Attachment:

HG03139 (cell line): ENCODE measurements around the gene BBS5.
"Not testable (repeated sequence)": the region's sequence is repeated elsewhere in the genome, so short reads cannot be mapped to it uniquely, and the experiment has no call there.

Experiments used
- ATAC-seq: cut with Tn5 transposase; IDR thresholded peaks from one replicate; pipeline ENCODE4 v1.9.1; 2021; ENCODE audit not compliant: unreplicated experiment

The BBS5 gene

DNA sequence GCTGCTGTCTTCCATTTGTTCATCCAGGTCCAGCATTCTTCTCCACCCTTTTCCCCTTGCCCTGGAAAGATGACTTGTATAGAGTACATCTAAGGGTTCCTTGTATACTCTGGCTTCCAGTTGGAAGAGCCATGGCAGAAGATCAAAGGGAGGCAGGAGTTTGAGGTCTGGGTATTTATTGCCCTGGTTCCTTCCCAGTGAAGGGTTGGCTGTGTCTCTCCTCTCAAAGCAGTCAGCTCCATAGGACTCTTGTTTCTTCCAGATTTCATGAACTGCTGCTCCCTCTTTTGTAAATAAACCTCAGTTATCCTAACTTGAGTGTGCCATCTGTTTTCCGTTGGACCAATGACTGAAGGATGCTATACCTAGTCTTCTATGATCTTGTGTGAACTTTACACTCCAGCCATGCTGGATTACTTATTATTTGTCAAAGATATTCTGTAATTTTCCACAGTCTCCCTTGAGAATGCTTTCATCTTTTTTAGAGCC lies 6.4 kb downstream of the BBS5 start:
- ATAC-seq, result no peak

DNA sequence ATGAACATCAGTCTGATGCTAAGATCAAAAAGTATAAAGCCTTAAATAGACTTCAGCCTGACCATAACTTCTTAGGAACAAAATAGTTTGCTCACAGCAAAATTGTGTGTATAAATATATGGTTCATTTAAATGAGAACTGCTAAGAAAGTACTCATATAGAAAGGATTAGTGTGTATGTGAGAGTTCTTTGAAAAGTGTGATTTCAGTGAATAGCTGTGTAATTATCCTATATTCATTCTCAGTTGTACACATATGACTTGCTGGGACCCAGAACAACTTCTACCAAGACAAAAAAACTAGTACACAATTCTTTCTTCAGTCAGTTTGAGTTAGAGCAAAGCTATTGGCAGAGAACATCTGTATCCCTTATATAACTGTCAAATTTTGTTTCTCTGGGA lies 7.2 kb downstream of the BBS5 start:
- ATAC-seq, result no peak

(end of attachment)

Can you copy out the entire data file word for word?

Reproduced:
HG03139 (cell line): ENCODE measurements around the gene BBS5.
"Not testable (repeated sequence)": the region's sequence is repeated elsewhere in the genome, so short reads cannot be mapped to it uniquely, and the experiment has no call there.

Experiments used
- ATAC-seq: cut with Tn5 transposase; IDR thresholded peaks from one replicate; pipeline ENCODE4 v1.9.1; 2021; ENCODE audit not compliant: unreplicated experiment

The BBS5 gene

DNA sequence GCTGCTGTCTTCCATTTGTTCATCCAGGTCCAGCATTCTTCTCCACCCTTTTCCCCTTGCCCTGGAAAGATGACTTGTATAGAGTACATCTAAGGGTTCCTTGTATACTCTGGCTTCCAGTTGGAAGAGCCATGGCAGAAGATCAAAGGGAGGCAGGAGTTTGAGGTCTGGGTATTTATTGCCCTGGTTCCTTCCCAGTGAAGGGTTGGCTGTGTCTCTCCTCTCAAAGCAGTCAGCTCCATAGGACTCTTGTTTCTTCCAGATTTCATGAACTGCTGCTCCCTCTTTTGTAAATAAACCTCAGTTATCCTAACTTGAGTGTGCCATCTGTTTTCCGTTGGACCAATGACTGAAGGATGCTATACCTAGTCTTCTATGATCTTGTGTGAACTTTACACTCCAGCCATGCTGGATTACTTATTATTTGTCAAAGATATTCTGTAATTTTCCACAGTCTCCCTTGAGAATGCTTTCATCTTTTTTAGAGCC lies 6.4 kb downstream of the BBS5 start:
- ATAC-seq, result no peak

DNA sequence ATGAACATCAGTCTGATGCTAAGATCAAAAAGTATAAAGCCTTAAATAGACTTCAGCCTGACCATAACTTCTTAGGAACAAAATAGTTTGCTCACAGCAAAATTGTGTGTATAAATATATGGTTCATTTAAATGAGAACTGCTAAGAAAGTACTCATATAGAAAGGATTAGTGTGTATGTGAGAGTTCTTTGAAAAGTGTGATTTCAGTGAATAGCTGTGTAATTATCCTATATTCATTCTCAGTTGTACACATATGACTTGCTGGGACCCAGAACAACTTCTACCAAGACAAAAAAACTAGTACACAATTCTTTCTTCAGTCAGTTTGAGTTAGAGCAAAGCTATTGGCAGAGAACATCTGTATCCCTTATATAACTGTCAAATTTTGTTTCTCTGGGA lies 7.2 kb downstream of the BBS5 start:
- ATAC-seq, result no peak